As Lithuania is reporting record-breaking daily increases in coronavirus infections, conspiracy theorists are trying to prove the pandemic is not real by filming supposedly empty hospital wards.
A man, identifying himself as Tomas, posted photos on social media last Saturday, describing what he said were empty rooms at the Santara Clinic in Vilnius, one of the country's several designated hospitals treating coronavirus patients.
Tomas claimed to have spent an hour outside the hospital and counted no more than three patients in ground-floor rooms.
“Covid patients must be visiting their family graves,” Tomas concluded.
The following day, an entire group turned up at Klaipėda Hospital for Infectious Diseases and started filming doctors and patients through the windows. The live video was streamed on Facebook. Similar videos were made outside hospitals in Šiauliai and Telšiai, Delfi.lt reported.
In the videos, people were seen harassing hospital workers, asking them whether rooms are really filled with coronavirus patients.
Staff at Plungė Hospital, in western Lithuania, even called the police when they were assaulted by a similar party. One participant, who refused to wear a facemask, was taken to a local police station, according to Delfi.lt.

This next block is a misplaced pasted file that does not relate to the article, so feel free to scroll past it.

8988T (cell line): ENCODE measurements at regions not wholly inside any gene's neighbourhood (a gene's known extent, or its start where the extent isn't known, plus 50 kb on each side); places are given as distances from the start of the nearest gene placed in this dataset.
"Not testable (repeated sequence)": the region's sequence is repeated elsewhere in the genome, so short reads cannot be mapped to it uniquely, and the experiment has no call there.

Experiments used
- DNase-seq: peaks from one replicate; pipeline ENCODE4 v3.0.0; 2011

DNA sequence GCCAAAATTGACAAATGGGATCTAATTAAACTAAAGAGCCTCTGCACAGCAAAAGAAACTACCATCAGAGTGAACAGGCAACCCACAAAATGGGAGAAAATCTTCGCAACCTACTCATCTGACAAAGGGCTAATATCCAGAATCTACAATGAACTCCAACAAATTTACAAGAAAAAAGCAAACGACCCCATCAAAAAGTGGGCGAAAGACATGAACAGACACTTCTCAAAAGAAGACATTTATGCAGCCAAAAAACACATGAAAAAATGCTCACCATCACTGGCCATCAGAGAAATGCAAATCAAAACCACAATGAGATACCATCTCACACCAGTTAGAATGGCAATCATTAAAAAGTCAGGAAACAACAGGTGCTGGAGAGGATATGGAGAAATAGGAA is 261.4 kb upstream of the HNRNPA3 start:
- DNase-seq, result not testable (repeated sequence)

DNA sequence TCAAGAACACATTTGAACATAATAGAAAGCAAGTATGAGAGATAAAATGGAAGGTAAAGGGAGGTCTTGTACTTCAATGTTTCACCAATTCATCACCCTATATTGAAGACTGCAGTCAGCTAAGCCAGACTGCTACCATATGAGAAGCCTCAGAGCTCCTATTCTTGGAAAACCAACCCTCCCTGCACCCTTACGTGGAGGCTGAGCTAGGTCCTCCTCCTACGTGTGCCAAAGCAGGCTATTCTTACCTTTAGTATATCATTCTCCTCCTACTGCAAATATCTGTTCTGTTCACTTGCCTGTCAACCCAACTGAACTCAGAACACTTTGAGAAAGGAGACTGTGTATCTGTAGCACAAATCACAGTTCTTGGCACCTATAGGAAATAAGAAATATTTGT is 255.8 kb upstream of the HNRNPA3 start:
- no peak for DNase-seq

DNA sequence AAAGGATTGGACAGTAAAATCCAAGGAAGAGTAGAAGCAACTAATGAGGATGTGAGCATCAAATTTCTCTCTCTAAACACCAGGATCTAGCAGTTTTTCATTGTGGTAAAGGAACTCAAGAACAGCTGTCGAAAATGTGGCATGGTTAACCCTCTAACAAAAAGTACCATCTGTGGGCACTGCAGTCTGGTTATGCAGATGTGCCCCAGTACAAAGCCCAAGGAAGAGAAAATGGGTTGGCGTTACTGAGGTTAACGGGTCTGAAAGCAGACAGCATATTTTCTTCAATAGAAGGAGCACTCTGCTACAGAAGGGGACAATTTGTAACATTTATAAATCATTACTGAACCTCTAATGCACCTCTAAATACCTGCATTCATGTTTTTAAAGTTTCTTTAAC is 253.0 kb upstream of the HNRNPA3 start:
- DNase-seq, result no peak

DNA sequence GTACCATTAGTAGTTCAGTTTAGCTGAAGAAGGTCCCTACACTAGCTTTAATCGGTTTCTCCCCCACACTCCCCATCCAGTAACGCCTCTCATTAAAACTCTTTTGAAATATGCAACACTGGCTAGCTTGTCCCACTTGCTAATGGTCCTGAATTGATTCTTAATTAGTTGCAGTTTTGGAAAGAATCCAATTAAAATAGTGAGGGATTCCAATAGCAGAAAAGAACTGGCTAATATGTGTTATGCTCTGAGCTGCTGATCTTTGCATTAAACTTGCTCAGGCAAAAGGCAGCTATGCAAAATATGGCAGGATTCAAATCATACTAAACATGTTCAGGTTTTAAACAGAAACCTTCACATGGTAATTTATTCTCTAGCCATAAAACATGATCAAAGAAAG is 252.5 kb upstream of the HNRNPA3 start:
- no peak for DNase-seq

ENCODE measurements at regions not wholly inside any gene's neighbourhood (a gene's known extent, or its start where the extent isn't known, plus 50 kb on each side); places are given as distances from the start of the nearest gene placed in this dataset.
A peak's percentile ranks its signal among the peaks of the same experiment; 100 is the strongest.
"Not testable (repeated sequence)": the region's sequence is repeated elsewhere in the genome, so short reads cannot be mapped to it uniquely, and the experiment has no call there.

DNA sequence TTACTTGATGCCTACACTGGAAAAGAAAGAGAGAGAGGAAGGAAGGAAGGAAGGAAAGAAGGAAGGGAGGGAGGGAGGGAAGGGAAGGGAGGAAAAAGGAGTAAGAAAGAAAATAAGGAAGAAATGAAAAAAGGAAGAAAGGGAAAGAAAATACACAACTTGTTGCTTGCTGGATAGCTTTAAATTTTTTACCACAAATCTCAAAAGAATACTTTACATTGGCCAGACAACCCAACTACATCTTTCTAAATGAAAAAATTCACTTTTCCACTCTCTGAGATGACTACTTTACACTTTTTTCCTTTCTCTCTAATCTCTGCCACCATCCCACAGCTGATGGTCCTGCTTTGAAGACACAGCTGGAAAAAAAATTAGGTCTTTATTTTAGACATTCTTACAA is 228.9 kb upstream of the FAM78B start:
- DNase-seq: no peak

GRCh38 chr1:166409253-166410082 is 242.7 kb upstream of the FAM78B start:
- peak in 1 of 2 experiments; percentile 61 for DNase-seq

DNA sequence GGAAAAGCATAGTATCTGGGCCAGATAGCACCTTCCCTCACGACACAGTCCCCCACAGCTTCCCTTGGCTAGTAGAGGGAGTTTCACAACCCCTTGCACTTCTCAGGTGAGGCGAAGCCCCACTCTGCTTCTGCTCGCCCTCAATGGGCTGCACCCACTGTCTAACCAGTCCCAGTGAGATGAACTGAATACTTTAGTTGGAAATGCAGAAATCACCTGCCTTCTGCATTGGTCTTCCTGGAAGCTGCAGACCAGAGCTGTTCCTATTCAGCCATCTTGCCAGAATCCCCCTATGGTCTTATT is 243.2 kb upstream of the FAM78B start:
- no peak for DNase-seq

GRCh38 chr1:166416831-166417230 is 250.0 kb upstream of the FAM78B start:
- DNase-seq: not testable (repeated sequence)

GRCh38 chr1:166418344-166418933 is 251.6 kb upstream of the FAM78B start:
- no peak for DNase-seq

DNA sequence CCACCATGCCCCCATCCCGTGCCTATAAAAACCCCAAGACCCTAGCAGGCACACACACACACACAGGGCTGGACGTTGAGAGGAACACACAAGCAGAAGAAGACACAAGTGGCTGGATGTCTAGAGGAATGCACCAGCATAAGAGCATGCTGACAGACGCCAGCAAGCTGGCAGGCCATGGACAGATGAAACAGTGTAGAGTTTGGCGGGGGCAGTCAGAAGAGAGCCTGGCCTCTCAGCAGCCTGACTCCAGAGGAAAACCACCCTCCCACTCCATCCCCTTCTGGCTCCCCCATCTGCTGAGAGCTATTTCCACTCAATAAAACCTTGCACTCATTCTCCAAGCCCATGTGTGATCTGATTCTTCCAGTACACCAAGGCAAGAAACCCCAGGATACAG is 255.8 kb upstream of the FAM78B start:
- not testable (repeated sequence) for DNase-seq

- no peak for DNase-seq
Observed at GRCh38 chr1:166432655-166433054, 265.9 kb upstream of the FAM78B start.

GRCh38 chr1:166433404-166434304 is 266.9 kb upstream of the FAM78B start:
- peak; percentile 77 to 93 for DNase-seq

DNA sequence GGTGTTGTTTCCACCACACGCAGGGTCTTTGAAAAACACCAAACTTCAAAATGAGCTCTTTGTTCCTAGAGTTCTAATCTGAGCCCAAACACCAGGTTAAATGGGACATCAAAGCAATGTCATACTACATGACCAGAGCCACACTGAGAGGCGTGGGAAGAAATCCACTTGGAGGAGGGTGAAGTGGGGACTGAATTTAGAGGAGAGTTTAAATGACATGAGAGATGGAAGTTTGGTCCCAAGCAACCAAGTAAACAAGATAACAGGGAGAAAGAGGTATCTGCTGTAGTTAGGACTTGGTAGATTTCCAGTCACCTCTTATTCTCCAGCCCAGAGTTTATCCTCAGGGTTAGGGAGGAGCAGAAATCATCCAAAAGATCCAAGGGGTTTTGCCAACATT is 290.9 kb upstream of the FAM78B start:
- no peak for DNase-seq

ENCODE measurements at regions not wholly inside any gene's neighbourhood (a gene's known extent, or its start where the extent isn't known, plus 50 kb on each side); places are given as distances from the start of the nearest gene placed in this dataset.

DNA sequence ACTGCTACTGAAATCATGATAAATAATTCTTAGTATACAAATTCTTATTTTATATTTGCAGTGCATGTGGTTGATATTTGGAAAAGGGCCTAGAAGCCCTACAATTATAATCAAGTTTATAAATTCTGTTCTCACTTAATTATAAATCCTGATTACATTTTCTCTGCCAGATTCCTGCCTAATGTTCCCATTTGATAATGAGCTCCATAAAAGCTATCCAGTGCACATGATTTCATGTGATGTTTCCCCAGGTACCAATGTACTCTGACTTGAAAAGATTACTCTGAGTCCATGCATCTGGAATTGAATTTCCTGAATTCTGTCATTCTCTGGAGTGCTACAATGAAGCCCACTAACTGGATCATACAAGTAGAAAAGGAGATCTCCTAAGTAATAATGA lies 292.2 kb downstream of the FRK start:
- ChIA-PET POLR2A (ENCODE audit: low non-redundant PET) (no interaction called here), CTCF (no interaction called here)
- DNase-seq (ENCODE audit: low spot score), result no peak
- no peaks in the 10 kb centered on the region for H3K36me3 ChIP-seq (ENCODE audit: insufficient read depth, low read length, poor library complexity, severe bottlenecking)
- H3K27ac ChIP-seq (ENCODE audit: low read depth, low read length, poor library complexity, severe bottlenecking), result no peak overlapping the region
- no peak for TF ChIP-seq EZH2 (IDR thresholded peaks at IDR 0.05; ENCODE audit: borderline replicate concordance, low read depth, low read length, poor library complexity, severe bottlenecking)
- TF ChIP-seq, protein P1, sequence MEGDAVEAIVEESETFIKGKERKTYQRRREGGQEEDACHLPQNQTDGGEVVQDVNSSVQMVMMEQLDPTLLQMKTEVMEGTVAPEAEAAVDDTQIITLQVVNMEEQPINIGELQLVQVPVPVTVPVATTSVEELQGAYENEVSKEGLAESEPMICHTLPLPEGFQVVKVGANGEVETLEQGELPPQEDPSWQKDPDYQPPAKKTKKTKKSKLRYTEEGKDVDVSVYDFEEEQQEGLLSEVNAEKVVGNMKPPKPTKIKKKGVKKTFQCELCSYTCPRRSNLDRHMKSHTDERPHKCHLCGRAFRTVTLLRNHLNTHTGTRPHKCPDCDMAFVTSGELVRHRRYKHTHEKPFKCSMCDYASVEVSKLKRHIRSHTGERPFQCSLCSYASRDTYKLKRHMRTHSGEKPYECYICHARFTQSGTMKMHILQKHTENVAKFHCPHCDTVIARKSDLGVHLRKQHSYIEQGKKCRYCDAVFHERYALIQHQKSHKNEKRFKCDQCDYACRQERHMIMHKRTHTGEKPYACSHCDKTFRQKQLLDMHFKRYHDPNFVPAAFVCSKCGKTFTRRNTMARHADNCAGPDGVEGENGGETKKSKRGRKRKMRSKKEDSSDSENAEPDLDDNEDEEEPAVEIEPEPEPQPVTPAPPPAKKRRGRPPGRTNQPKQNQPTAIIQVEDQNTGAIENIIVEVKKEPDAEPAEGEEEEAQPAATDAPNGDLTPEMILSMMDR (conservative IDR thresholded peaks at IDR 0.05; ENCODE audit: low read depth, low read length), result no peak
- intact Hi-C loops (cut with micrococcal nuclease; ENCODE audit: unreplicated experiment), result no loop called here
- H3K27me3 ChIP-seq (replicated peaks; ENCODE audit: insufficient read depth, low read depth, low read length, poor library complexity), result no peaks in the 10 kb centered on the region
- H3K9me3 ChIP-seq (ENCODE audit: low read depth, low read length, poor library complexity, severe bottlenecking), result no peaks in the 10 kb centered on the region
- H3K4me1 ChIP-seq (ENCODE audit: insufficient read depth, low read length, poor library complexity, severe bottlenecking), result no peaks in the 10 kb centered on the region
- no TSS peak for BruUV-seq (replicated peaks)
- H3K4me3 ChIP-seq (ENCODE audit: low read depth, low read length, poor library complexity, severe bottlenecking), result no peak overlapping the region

During a press conference on Tuesday, a doctor from the Santara Clinics compared the conspiracy theorists with video cameras to voyeurs in public beaches.
“These videos are disgusting, reminds me of voyeurs at the beach in Palanga [Lithuania's main coastal resort town],” Linas Svetikas, the head of the Emergency Department at the hospital's Centre for Infectious Diseases, told reporters.
“It would be great if members of the public disciplined those characters with cameras or called the police,” he added.
According to Svetikas, his hospital is admitting twice as many coronavirus patients than last summer, about 40 a day.
According to him, the problem Lithuanian hospitals are facing is not so much running out of beds – which “the [Health] Ministry can buy and bring to us” at a day's notice – but of doctors and nurses to take care of the coronavirus patients.
Meanwhile Santara Clinic spokeswoman Jolanta Normantienė told LRT.lt that windows of coronavirus rooms were facing the hospital's inner courtyard, while videos circulating on social media usually show random parts of the building.
“Filming windows and approaching hospital departments without introducing yourself and giving abstract questions is not evidence that there are no patients in the hospital,” she said.
There are 12,765 active coronavirus cases in Lithuania, the Health Ministry reported on Wednesday, and 676 of them are being treated in hospitals, including 57 in intensive care.
Last week, Health Minister Aurelijus Veryga said that Lithuania's hospitals had upped the number of beds reserved for coronavirus patients from about 400 to 663.